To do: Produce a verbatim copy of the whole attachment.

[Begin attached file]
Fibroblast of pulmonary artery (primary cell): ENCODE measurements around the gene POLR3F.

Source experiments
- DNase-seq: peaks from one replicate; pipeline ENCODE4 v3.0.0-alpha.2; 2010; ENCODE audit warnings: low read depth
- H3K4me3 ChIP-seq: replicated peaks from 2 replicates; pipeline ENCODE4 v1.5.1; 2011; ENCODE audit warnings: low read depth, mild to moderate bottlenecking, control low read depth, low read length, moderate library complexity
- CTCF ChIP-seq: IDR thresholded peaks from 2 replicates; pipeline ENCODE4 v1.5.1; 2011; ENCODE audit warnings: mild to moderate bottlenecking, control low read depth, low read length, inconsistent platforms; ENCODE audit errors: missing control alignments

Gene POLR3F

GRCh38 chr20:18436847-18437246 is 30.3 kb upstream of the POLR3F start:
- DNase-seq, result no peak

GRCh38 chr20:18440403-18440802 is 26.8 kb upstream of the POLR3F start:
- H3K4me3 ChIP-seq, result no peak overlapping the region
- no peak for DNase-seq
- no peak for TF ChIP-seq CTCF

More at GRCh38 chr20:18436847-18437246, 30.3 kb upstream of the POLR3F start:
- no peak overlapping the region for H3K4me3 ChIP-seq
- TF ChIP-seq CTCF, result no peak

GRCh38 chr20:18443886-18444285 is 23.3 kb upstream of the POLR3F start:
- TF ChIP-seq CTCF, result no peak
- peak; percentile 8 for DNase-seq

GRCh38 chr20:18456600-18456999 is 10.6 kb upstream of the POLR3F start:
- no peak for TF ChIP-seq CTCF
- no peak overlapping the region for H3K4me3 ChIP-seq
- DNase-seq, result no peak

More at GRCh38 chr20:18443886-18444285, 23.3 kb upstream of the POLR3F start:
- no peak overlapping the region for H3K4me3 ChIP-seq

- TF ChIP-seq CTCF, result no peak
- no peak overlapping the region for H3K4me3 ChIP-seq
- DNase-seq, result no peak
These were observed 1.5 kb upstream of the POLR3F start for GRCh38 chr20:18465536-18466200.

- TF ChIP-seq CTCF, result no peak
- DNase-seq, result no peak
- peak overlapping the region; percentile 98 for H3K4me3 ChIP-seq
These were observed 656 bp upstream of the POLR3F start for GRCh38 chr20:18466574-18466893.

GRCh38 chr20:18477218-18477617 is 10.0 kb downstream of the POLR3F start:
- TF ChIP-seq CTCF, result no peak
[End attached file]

Fibroblast of pulmonary artery (primary cell): ENCODE measurements around the gene POLR3F.

Source experiments
- DNase-seq: peaks from one replicate; pipeline ENCODE4 v3.0.0-alpha.2; 2010; ENCODE audit warnings: low read depth
- H3K4me3 ChIP-seq: replicated peaks from 2 replicates; pipeline ENCODE4 v1.5.1; 2011; ENCODE audit warnings: low read depth, mild to moderate bottlenecking, control low read depth, low read length, moderate library complexity
- CTCF ChIP-seq: IDR thresholded peaks from 2 replicates; pipeline ENCODE4 v1.5.1; 2011; ENCODE audit warnings: mild to moderate bottlenecking, control low read depth, low read length, inconsistent platforms; ENCODE audit errors: missing control alignments

Gene POLR3F

GRCh38 chr20:18436847-18437246 is 30.3 kb upstream of the POLR3F start:
- DNase-seq, result no peak

GRCh38 chr20:18440403-18440802 is 26.8 kb upstream of the POLR3F start:
- H3K4me3 ChIP-seq, result no peak overlapping the region
- no peak for DNase-seq
- no peak for TF ChIP-seq CTCF

More at GRCh38 chr20:18436847-18437246, 30.3 kb upstream of the POLR3F start:
- no peak overlapping the region for H3K4me3 ChIP-seq
- TF ChIP-seq CTCF, result no peak

GRCh38 chr20:18443886-18444285 is 23.3 kb upstream of the POLR3F start:
- TF ChIP-seq CTCF, result no peak
- peak; percentile 8 for DNase-seq

GRCh38 chr20:18456600-18456999 is 10.6 kb upstream of the POLR3F start:
- no peak for TF ChIP-seq CTCF
- no peak overlapping the region for H3K4me3 ChIP-seq
- DNase-seq, result no peak

More at GRCh38 chr20:18443886-18444285, 23.3 kb upstream of the POLR3F start:
- no peak overlapping the region for H3K4me3 ChIP-seq

- TF ChIP-seq CTCF, result no peak
- no peak overlapping the region for H3K4me3 ChIP-seq
- DNase-seq, result no peak
These were observed 1.5 kb upstream of the POLR3F start for GRCh38 chr20:18465536-18466200.

- TF ChIP-seq CTCF, result no peak
- DNase-seq, result no peak
- peak overlapping the region; percentile 98 for H3K4me3 ChIP-seq
These were observed 656 bp upstream of the POLR3F start for GRCh38 chr20:18466574-18466893.

GRCh38 chr20:18477218-18477617 is 10.0 kb downstream of the POLR3F start:
- TF ChIP-seq CTCF, result no peak